There are many individuals who want to bask in the sunlight of fame and glory by dishonestly claiming they earned a medal or special honor serving their country. It is hard to imagine a more despicable person than one who lies about receiving medals or special honors while serving their country in the military. These false claims are a disservice to soldiers and veterans who earned their medals the hard way by giving their life, limbs or mental stability and those who valiantly served beside them. How should frauds like this be treated?
Consider Xavier Alvarez (described in my Post in 2012) who lied about receiving the Congressional Medal of Honor. When Alvarez attended his first public meeting as a board member of the Three Valley Water District Board he introduced himself as: “I’m a retired marine of 25 years. I retired in the year 2001. Back in 1987, I was awarded the Congressional Medal of Honor. I got wounded many times by the same guy.” Lying was a habit for Alvarez as he also lied when he said that he played hockey for the Detroit Red Wings and that he once married a starlet from Mexico. However, when Alvarez lied that he had been awarded the Congressional Medal of Honor, he violated a federal criminal statute, the Stolen Valor Act (Act). Alvarez was charged and convicted and thereafter appealed to the United States Supreme Court.
Enter now the world of free speech where the United States Supreme Court in U. S. v. Alvarez invalidated the Act and the charges against Alvarez on the grounds that the Act violated the Free Speech Clause of the First Amendment to the United States Constitution.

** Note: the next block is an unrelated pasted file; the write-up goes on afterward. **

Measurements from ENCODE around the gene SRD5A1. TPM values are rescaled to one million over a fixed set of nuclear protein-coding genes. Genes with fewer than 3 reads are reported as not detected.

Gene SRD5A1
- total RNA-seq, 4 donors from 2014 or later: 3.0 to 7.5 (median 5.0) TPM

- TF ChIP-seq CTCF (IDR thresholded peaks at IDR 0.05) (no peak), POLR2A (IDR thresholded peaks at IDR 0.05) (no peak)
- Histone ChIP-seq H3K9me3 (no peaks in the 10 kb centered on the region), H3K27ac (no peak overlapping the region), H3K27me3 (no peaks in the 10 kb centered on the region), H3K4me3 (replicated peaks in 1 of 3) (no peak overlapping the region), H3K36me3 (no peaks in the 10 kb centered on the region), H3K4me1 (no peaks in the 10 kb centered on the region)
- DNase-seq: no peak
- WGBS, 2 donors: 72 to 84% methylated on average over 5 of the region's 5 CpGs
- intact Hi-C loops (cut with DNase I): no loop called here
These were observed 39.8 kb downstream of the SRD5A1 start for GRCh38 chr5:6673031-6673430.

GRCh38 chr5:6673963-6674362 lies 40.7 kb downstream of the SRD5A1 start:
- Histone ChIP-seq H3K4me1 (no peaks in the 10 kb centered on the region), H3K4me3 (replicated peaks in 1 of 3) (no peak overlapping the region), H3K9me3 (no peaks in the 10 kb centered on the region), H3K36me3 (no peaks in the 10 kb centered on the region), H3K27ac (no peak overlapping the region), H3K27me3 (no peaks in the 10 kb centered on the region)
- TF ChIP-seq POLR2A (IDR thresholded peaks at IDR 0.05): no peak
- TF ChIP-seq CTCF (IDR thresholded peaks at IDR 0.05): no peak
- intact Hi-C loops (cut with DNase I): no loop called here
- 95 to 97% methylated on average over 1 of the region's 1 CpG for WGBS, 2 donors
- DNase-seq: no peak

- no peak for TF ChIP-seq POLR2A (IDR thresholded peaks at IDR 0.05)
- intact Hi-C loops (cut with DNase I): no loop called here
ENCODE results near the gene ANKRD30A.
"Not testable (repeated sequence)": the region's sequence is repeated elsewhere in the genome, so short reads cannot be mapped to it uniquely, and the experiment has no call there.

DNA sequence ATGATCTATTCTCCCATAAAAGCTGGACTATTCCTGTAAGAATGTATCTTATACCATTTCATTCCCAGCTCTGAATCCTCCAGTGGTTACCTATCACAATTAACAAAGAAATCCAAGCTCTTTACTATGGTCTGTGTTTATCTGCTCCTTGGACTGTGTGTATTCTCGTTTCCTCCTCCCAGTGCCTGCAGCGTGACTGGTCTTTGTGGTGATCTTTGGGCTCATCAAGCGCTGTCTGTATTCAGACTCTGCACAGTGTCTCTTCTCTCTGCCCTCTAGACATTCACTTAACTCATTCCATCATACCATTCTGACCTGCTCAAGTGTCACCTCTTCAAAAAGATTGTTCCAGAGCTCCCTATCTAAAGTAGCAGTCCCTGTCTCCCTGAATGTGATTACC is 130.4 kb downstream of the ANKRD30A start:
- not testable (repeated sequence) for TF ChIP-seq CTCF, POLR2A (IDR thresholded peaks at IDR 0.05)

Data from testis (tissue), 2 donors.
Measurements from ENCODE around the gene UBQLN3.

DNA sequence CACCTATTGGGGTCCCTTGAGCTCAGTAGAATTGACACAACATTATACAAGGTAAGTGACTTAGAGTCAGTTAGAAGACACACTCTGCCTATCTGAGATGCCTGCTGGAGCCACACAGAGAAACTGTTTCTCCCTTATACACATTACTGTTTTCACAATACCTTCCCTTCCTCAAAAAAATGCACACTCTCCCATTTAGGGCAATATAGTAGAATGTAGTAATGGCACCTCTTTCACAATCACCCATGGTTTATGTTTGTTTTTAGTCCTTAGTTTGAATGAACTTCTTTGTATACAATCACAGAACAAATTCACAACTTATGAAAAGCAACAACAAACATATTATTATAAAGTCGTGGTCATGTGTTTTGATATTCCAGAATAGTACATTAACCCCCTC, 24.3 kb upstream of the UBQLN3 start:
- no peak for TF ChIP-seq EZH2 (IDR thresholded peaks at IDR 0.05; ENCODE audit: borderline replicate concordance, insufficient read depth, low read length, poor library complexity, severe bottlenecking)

In 2013, Congress amended the Act, to correct the constitutional defect, by making it a crime for a person to fraudulently claim that they had received a particular military decoration and award with the intention of obtaining money, property, or other tangible benefit from convincing someone he or she rightfully received that award. In other words, as long as you were not profiteering in some way you could make fraudulent claims.
That left a big hole in the law, by allowing individuals who did not seek to obtain money, property or other benefits to continue to falsely claim that they had received a particular military declaration or award. Enter now the world of shaming brilliantly described in “The Honor Guard,” an article in the December 2016 edition of “The Atlantic” by Mockenhaupt. Yes, when there is no recourse under the law, shaming correctly puts the public spotlight on liars who falsely claim they were awarded medals or special honors for serving their country. This is some progress unfortunately leaving those who have no shame to continue to make false claims.
Howard Wright © 2016